When it comes to maintaining your vehicle, one of the most important fluid levels to keep track of is the engine oil. But how much oil does your car need? Here are some quick answers to common questions about adding oil:
How do I know if I need to add oil?
The first signs that your car may be low on oil include:
- The oil light comes on your dashboard
- You notice oil leaks under your car
- Your engine starts making unusual noises
To know for sure, you’ll need to check the oil level using the dipstick under your hood. Ideally you should check it every 1,000 miles or so.
How much oil does my car’s engine hold?
The total oil capacity depends on your vehicle’s make and model. According to AAA, here are some general guidelines:
- Smaller cars: 4-5 quarts of oil
- Midsize cars: 5-6 quarts
- Large SUVs and trucks: 6-10 quarts
Your owner’s manual will specify the exact capacity for your vehicle including oil filter. The dipstick will also show minimum and maximum fill range markings.
Should I only add as much oil as needed?
It’s best to avoid just topping off your oil. You should add enough to bring it back up to the “Full” line on the dipstick. This will account for the small amount of oil left in your engine after draining at your last oil change.
What type of oil should I use?
Always check your owner’s manual for the recommended oil viscosity and performance rating such as API SN or ILSAC GF-5. Using the wrong type of oil can lead to engine damage over time.
For most modern cars, 5W-30 synthetic blend motor oil is a good choice. It provides year-round protection. Fully synthetic oils like 0W-20 or 0W-30 may be required for some makes and models – check with your manual.
Can I mix different types of oil?
It’s best not to mix synthetic and conventional oils. The polymers in synthetic oil can react with the additives in conventional oil leading to sludge build-up over time. If needed, use a synthetic blend when topping off conventional oil to minimize issues.
Choosing the right motor oil
Use this table as a quick reference for picking the right oil based on your vehicle and climate:
|Best Use Case
|Conventional oil (Mineral)
|Older engines, normal driving conditions
|Synthetic blend (Semi-synthetic)
|Most modern engines, versatile protection
|High-performance engines, extreme conditions
|0W-20, 0W-30 oils
|Required for some newer cars, good in cold climates
|5W-30, 10W-30 oils
|Good all-around viscosity for most regions
|10W-40, 15W-40 oils
|Help deal with high heat, heavy loads
Understanding oil viscosity grades
The viscosity grade gives important information about the oil’s thickness and ability to flow at certain temperatures:
- The first number followed by a “W” indicates the cold weather or “winter” rating. A lower number means the oil flows better in cold temperatures.
- The second number refers to hot weather or high temperature viscosity. A higher number means the oil is thicker and more stable under high heat.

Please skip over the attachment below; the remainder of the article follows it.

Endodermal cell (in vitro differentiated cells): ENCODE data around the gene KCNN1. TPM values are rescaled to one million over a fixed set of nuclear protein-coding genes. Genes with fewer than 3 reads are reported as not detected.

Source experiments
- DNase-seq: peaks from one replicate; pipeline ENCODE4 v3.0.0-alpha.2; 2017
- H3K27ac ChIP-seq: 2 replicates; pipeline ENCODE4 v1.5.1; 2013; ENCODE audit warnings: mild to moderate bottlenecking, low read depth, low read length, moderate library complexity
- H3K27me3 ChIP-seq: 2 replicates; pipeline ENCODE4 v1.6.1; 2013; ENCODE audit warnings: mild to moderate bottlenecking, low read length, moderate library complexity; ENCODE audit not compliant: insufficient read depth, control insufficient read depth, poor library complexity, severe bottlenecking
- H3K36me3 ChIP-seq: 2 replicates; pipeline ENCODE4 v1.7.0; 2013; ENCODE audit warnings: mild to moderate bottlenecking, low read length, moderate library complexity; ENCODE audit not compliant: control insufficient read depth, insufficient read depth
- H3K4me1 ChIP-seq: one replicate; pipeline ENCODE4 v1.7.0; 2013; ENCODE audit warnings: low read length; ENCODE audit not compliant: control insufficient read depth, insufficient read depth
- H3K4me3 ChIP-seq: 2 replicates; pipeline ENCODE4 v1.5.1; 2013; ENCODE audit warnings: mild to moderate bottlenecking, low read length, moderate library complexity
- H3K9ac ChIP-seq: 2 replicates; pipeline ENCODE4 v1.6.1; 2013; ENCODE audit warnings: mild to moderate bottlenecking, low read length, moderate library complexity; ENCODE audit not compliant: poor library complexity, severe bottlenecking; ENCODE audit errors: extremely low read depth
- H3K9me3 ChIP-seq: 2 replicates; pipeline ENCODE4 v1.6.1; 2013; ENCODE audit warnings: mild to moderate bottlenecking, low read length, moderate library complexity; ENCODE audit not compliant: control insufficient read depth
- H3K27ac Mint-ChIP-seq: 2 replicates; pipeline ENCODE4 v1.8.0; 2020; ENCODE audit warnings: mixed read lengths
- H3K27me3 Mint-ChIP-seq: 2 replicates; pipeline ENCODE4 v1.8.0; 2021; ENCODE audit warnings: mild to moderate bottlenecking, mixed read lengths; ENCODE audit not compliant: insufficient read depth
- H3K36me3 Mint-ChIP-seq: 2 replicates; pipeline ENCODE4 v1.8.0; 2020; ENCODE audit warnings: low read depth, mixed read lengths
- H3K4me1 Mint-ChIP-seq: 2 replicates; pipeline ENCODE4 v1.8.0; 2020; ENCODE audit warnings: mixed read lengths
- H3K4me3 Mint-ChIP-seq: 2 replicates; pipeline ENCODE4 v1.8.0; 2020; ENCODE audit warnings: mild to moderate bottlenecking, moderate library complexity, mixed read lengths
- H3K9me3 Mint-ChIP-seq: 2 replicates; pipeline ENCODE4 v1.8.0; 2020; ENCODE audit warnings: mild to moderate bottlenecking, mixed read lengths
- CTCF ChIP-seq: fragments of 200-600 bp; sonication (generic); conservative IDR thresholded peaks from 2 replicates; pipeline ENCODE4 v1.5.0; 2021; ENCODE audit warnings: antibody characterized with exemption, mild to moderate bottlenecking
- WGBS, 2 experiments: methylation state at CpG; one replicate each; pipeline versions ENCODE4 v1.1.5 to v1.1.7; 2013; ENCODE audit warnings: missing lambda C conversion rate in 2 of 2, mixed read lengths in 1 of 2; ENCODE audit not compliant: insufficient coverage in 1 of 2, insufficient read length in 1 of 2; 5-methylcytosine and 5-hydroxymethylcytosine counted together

So a 5W-30 oil will have a low temperature viscosity of 5 and a high temperature viscosity of 30. This makes it a good all-around oil for many people. A 10W-40 oil will start thicker in cold weather and stay thicker in hot weather, making it suitable for high load applications like towing.
How often should I change my oil?
The typical oil change interval is every 5,000-7,500 miles. However, some automakers are now recommending longer intervals up to 10,000-15,000 miles, especially when using synthetic oil. Refer to your vehicle’s maintenance guide for the specific interval and always get your oil changed at least once per year even if mileage is low.
Extending oil life
You may be able to safely extend the time between oil changes by:
- Using full synthetic or synthetic blend oil
- Driving fewer miles overall
- Getting regular oil analysis to check condition
- Using premium oil filters
- Avoiding short trips and excessive idling
However, oil does naturally degrade over time from accumulated engine gunk and moisture. Changing it regularly is still important engine maintenance.
Can I change my own oil?
With some basic tools and supplies, most people can safely change their own oil and filter. Key steps include:
- Run engine briefly to warm oil
- Jack up front of car, secure with jack stands
- Locate oil drain plug and drain oil into container
- Remove oil filter and replace with new one
- Reinstall drain plug and lower car
- Refill engine with new oil to proper level
- Start engine and check for any leaks
Just be sure to dispose of used oil properly. Many auto parts stores accept it for recycling. Changing your own oil can save money, but those without DIY confidence may prefer paying a professional mechanic to do it instead.
What’s the best way to add oil?
When topping off your engine oil, follow these tips:
- Only add oil when the engine is cold, with car parked on level ground
- Wipe dipstick clean before checking level to avoid misreading
- Unscrew oil cap slowly to relieve pressure, then add oil gradually
- Use a funnel to prevent spills and carefully pour along inside edge of filler hole
- Stop pouring once oil reaches the “Full” line on dipstick
- Replace oil cap securely when finished
Adding too much oil can damage your engine, so take it slow and double check the dipstick. Top off carefully and avoid overfilling.
When your vehicle needs more oil, be sure to use the right type and carefully add the proper amount based on your owner’s manual and dipstick. With a little auto maintenance know-how, you can easily top off your oil safely and help keep your engine running smoothly.